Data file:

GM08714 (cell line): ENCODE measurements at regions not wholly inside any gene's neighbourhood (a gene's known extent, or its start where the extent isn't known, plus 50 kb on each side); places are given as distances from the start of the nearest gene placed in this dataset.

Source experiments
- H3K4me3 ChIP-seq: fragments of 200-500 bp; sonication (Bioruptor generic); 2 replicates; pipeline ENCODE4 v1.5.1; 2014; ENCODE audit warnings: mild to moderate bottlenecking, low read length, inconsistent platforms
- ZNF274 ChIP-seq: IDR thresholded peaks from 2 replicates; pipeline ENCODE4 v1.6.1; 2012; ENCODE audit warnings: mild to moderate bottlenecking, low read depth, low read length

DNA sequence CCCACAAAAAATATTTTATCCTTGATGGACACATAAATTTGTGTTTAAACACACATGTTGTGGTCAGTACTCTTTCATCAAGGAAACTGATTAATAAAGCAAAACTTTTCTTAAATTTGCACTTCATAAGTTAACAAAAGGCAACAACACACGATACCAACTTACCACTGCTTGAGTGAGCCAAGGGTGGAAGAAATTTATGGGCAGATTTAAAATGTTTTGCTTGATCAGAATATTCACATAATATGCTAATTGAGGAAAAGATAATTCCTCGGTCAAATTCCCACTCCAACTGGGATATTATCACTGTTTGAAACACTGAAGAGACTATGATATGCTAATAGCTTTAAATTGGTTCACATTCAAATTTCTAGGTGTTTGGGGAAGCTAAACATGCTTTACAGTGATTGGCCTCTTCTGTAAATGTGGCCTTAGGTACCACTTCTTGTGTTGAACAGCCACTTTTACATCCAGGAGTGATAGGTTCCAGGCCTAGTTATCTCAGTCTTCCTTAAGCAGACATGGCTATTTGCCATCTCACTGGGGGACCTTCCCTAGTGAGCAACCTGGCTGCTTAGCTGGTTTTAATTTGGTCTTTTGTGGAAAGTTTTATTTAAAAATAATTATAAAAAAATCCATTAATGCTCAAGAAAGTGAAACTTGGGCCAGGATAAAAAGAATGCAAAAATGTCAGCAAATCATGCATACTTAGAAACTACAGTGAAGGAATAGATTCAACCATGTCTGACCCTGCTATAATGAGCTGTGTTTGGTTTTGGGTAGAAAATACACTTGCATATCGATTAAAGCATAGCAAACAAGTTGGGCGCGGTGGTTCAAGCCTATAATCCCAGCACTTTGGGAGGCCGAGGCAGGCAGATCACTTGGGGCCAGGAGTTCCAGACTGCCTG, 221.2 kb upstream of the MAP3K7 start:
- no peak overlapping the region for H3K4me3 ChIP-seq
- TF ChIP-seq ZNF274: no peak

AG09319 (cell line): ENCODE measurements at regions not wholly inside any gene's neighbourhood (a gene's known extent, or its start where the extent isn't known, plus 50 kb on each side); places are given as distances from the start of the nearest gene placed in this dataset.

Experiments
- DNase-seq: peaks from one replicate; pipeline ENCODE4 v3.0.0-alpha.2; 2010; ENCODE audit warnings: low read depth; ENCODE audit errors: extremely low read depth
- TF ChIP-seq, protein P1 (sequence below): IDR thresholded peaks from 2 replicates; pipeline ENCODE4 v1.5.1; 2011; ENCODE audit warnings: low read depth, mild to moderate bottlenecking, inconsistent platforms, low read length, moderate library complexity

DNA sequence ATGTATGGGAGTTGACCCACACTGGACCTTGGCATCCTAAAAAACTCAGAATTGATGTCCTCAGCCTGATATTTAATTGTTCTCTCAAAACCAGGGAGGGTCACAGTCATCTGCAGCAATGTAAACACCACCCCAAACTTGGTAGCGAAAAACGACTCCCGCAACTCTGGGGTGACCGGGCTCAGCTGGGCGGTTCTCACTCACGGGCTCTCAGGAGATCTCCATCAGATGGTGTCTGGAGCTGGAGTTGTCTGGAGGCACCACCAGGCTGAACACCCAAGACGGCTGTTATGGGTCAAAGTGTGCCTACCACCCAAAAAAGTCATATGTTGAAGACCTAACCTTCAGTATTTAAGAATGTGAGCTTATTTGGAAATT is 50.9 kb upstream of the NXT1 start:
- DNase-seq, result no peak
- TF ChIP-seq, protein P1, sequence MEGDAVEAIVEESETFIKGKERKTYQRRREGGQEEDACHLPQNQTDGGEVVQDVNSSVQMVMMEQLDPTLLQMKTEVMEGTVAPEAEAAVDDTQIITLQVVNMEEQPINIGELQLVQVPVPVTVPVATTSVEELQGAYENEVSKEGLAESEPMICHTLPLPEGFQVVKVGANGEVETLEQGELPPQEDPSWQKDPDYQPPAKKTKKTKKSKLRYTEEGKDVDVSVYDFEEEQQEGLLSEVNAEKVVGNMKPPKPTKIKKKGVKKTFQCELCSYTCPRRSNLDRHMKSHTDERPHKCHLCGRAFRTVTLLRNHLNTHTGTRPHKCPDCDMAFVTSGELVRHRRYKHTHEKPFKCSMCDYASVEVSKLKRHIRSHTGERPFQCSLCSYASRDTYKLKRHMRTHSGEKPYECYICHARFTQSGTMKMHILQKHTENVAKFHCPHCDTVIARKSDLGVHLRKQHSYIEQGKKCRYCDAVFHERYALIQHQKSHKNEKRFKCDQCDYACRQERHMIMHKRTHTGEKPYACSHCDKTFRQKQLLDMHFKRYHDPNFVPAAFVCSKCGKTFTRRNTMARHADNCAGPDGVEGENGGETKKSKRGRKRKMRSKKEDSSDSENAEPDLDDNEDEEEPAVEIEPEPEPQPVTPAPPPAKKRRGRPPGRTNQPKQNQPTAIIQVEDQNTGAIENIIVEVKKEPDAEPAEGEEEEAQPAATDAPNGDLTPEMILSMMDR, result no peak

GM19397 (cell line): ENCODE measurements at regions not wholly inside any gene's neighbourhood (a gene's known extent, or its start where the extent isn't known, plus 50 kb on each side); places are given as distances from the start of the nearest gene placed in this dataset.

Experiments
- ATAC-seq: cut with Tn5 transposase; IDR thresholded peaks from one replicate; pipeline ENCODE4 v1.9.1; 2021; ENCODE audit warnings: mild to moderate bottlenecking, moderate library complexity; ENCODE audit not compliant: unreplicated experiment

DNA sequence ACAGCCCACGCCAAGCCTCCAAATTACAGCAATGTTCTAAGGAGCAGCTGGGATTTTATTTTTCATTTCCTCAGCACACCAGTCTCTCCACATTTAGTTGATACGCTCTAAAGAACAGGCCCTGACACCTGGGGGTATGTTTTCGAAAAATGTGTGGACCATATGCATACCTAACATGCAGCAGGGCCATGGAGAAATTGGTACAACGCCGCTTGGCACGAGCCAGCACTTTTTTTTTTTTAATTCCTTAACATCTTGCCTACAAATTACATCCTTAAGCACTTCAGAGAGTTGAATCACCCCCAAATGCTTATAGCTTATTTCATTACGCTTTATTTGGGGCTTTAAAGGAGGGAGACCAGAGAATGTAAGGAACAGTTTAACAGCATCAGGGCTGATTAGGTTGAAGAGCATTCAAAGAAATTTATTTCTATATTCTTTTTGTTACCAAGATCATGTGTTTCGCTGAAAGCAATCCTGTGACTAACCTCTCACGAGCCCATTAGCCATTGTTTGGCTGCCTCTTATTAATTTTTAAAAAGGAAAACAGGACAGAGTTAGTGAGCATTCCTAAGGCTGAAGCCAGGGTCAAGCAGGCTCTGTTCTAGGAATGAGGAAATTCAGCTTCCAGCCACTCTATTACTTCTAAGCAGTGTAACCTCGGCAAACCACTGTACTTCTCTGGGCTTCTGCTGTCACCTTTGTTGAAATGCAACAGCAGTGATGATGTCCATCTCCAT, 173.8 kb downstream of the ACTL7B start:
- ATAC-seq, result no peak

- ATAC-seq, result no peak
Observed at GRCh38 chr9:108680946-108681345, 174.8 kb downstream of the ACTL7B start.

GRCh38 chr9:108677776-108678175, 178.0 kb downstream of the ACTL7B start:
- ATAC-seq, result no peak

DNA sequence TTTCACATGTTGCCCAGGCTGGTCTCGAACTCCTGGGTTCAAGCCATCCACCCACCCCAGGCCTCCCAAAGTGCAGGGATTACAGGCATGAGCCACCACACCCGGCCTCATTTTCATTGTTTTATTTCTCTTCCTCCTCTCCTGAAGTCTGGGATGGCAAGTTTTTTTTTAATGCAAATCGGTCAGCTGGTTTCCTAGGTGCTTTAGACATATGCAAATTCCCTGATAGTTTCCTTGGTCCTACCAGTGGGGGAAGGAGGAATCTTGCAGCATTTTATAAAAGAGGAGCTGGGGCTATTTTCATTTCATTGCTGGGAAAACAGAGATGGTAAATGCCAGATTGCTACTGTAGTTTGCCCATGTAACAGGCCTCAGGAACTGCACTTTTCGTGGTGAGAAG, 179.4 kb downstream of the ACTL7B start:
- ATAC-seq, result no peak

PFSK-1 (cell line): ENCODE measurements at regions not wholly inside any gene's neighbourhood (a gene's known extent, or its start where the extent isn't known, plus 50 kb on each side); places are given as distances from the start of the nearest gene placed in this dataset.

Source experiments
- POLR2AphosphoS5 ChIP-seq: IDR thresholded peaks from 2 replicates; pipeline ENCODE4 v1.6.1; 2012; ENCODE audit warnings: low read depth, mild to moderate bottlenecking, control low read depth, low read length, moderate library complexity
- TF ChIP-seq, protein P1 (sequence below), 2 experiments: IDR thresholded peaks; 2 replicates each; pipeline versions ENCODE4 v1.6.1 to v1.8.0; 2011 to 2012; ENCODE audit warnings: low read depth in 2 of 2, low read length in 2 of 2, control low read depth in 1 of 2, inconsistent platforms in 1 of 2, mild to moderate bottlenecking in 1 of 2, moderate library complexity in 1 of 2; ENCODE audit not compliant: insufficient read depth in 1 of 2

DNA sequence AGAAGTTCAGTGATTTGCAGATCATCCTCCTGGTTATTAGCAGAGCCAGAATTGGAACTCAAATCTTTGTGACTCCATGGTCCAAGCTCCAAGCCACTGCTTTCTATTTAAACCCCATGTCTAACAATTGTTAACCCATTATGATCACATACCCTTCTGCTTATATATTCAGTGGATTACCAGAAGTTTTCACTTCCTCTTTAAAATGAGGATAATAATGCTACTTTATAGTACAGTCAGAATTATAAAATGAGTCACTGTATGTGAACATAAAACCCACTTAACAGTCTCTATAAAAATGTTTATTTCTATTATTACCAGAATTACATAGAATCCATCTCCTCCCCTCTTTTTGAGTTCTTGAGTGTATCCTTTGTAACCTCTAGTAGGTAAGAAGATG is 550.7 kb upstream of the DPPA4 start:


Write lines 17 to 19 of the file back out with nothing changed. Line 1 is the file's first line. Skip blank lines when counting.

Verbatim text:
- ATAC-seq: cut with Tn5 transposase; IDR thresholded peaks from one replicate; pipeline ENCODE4 v1.9.1; 2021; ENCODE audit warnings: mild to moderate bottlenecking, moderate library complexity; ENCODE audit not compliant: unreplicated experiment

DNA sequence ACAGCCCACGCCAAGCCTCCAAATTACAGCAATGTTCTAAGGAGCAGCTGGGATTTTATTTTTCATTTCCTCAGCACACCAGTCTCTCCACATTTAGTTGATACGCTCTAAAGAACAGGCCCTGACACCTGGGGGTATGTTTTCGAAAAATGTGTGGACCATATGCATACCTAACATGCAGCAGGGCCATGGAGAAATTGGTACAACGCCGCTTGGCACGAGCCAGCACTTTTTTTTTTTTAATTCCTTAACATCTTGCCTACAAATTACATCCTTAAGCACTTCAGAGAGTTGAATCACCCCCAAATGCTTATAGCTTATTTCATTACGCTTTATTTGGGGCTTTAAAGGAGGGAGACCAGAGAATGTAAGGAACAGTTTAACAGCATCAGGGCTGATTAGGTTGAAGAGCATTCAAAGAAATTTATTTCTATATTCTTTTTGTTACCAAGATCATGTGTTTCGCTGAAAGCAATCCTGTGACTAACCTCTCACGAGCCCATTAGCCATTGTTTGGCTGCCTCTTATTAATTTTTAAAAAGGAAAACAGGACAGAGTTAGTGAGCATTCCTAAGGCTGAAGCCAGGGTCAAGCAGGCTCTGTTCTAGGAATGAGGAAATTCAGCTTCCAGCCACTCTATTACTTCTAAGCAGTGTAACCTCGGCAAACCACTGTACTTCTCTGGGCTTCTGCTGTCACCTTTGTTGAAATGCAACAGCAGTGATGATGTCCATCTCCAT, 173.8 kb downstream of the ACTL7B start:
- ATAC-seq, result no peak